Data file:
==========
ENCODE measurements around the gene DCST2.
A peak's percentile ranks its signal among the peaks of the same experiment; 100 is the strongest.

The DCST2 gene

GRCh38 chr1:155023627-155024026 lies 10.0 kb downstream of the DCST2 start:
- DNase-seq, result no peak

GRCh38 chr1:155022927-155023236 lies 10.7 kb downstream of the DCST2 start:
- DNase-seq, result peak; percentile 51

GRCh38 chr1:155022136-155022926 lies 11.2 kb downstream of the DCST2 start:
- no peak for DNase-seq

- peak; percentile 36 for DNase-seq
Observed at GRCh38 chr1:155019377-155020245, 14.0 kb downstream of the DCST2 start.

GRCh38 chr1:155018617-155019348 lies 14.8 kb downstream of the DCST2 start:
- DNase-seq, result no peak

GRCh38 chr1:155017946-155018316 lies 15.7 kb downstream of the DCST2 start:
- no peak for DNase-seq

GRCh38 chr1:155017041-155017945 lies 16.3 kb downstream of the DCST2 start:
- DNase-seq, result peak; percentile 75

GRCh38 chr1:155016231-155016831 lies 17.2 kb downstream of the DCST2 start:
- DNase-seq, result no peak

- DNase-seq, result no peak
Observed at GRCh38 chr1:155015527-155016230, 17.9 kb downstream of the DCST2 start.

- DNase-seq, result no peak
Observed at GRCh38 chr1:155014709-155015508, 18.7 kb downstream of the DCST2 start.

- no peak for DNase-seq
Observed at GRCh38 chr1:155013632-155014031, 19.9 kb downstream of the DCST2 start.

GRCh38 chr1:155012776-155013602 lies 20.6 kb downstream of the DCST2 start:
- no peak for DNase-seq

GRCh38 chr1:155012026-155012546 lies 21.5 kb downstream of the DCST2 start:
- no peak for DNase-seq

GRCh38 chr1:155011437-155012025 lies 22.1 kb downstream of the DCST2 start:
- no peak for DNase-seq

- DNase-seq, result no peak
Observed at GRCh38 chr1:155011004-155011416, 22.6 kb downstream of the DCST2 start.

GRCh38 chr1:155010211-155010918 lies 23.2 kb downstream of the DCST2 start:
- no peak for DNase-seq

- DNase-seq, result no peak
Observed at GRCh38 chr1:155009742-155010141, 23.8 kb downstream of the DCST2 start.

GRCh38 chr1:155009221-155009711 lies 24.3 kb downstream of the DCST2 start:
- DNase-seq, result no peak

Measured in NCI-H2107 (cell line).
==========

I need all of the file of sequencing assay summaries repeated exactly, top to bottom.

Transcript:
ENCODE measurements around the gene DCST2.
A peak's percentile ranks its signal among the peaks of the same experiment; 100 is the strongest.

The DCST2 gene

GRCh38 chr1:155023627-155024026 lies 10.0 kb downstream of the DCST2 start:
- DNase-seq, result no peak

GRCh38 chr1:155022927-155023236 lies 10.7 kb downstream of the DCST2 start:
- DNase-seq, result peak; percentile 51

GRCh38 chr1:155022136-155022926 lies 11.2 kb downstream of the DCST2 start:
- no peak for DNase-seq

- peak; percentile 36 for DNase-seq
Observed at GRCh38 chr1:155019377-155020245, 14.0 kb downstream of the DCST2 start.

GRCh38 chr1:155018617-155019348 lies 14.8 kb downstream of the DCST2 start:
- DNase-seq, result no peak

GRCh38 chr1:155017946-155018316 lies 15.7 kb downstream of the DCST2 start:
- no peak for DNase-seq

GRCh38 chr1:155017041-155017945 lies 16.3 kb downstream of the DCST2 start:
- DNase-seq, result peak; percentile 75

GRCh38 chr1:155016231-155016831 lies 17.2 kb downstream of the DCST2 start:
- DNase-seq, result no peak

- DNase-seq, result no peak
Observed at GRCh38 chr1:155015527-155016230, 17.9 kb downstream of the DCST2 start.

- DNase-seq, result no peak
Observed at GRCh38 chr1:155014709-155015508, 18.7 kb downstream of the DCST2 start.

- no peak for DNase-seq
Observed at GRCh38 chr1:155013632-155014031, 19.9 kb downstream of the DCST2 start.

GRCh38 chr1:155012776-155013602 lies 20.6 kb downstream of the DCST2 start:
- no peak for DNase-seq

GRCh38 chr1:155012026-155012546 lies 21.5 kb downstream of the DCST2 start:
- no peak for DNase-seq

GRCh38 chr1:155011437-155012025 lies 22.1 kb downstream of the DCST2 start:
- no peak for DNase-seq

- DNase-seq, result no peak
Observed at GRCh38 chr1:155011004-155011416, 22.6 kb downstream of the DCST2 start.

GRCh38 chr1:155010211-155010918 lies 23.2 kb downstream of the DCST2 start:
- no peak for DNase-seq

- DNase-seq, result no peak
Observed at GRCh38 chr1:155009742-155010141, 23.8 kb downstream of the DCST2 start.

GRCh38 chr1:155009221-155009711 lies 24.3 kb downstream of the DCST2 start:
- DNase-seq, result no peak

Measured in NCI-H2107 (cell line).